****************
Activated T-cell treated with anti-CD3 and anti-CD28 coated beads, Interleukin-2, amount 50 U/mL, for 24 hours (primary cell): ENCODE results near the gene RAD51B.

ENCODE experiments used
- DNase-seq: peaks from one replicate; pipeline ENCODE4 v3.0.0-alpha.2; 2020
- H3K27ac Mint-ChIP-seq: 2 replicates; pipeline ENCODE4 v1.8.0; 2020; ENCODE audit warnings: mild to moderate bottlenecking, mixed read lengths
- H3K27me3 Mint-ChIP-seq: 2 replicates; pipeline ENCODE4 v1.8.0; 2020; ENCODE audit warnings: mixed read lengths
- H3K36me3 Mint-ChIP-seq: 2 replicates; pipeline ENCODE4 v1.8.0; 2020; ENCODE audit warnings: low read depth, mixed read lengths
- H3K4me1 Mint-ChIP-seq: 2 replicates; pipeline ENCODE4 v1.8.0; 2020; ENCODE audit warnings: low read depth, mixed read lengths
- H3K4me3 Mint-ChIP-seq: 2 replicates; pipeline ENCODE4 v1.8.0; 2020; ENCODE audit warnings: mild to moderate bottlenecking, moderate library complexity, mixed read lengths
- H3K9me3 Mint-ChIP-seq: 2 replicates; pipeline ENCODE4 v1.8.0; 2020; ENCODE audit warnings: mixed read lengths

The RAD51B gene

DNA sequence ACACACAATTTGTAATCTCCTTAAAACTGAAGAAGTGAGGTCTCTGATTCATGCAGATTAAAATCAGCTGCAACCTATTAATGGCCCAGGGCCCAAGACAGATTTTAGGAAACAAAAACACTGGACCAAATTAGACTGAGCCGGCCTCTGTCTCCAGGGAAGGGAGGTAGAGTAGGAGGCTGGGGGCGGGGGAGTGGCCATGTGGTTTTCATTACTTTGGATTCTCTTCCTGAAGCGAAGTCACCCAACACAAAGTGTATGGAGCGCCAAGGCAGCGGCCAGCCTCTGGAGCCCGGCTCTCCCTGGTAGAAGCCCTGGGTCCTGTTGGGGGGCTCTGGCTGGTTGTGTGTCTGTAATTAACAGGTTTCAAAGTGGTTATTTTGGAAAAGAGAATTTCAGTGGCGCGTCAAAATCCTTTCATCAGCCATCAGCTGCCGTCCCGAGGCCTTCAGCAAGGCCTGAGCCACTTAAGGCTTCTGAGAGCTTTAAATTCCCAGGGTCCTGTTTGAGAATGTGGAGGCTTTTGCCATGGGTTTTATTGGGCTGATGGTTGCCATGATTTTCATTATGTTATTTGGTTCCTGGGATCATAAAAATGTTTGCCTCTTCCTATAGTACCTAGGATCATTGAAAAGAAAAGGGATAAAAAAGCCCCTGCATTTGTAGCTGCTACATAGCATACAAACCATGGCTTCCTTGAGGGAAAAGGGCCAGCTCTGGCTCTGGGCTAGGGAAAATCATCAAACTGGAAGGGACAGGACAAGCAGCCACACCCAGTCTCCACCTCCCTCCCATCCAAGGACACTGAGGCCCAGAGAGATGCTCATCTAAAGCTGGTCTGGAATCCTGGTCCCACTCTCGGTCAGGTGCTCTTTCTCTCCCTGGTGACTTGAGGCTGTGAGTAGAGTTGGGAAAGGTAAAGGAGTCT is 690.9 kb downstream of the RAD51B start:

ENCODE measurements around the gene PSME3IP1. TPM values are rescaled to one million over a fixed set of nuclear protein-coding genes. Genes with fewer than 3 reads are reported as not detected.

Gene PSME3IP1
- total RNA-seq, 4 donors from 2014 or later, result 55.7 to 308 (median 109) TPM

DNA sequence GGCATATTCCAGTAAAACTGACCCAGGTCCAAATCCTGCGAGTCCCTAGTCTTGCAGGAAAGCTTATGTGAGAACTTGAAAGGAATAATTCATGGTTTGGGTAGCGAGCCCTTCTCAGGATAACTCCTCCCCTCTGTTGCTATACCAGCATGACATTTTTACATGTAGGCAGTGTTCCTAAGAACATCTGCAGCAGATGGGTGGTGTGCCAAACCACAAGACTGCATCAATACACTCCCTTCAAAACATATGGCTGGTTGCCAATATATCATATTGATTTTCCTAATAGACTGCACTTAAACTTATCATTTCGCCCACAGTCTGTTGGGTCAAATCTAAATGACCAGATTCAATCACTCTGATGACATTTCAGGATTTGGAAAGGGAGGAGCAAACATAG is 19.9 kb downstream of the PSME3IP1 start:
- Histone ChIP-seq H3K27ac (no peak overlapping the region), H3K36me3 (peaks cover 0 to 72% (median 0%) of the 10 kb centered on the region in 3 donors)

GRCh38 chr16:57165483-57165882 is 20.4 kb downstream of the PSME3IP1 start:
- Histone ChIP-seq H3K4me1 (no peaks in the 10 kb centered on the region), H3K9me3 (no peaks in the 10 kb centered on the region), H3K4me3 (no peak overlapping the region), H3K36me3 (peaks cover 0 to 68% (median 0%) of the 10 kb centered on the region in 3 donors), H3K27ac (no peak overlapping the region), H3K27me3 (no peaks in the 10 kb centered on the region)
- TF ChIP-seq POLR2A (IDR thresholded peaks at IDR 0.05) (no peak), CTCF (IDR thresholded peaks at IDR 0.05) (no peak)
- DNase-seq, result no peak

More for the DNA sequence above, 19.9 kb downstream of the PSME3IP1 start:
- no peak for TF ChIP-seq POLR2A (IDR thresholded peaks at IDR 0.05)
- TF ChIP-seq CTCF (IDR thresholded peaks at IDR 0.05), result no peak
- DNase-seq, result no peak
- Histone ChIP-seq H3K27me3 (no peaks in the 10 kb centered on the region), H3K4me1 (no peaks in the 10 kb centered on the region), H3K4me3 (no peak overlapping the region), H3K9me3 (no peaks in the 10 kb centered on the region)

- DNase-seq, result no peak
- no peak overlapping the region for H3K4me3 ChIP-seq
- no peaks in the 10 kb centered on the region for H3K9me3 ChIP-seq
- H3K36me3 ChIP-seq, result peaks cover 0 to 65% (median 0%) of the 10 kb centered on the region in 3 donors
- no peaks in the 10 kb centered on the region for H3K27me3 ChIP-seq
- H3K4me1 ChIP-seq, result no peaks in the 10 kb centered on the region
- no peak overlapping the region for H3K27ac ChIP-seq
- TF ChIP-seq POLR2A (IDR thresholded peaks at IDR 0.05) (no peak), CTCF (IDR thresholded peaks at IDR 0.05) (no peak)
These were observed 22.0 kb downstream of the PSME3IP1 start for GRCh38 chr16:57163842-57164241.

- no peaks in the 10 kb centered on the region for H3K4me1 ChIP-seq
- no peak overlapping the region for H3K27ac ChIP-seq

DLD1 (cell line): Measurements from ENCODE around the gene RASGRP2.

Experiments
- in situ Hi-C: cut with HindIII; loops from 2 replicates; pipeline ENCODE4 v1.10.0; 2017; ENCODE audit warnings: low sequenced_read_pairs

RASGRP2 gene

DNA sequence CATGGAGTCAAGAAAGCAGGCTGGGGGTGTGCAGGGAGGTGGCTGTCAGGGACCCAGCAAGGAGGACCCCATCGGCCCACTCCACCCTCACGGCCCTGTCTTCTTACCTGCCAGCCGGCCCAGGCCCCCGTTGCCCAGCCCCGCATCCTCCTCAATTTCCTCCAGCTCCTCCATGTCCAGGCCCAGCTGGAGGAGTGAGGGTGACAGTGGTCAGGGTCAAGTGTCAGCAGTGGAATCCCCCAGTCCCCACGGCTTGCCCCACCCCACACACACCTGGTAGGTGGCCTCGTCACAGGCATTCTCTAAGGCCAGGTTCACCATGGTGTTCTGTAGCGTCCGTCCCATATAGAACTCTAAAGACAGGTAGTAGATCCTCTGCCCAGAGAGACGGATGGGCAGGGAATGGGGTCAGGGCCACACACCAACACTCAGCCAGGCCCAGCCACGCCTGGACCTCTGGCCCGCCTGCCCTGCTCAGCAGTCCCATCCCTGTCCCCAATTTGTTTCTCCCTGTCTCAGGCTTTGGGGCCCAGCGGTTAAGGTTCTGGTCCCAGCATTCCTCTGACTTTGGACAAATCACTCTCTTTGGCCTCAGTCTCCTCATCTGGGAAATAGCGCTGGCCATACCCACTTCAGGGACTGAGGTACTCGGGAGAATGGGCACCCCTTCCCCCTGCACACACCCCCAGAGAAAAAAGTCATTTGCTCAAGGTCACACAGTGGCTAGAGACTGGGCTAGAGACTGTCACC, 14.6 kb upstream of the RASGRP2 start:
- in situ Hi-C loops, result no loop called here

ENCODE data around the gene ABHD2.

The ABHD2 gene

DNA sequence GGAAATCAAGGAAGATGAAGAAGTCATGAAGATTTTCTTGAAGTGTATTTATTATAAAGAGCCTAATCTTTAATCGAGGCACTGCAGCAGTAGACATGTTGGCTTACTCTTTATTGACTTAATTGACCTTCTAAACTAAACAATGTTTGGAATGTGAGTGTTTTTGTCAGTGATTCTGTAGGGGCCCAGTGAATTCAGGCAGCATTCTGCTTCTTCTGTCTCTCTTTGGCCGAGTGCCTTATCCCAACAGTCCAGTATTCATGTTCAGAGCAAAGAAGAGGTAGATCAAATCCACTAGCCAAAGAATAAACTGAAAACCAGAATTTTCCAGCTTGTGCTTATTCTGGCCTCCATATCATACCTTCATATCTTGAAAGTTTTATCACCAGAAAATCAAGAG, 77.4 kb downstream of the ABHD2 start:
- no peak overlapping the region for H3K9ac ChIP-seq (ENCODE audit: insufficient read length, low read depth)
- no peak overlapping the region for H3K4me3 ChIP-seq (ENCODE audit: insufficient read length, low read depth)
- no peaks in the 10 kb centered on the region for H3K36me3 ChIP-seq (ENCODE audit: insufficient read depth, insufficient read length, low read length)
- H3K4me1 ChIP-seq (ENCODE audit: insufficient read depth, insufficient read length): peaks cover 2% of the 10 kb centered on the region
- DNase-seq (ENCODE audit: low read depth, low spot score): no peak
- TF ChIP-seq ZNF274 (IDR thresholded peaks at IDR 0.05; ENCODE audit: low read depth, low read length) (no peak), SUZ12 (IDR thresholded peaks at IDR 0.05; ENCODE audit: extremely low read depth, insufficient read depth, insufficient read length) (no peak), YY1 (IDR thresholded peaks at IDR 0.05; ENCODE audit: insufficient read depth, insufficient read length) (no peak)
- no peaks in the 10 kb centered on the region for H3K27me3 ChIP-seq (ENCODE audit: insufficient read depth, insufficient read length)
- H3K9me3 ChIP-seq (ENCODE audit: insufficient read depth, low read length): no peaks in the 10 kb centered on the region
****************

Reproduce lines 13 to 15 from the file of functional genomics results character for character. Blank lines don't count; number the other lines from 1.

Gene PSME3IP1
- total RNA-seq, 4 donors from 2014 or later, result 55.7 to 308 (median 109) TPM

DNA sequence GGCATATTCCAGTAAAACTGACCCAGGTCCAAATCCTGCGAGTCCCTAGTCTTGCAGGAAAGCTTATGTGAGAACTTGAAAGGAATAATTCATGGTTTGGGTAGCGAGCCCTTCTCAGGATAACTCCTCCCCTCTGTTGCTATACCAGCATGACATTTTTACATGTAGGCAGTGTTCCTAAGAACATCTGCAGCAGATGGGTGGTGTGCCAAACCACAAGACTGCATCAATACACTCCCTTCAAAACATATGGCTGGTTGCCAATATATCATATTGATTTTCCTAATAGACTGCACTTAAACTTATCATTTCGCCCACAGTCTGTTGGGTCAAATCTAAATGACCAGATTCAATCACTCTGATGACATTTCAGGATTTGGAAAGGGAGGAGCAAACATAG is 19.9 kb downstream of the PSME3IP1 start: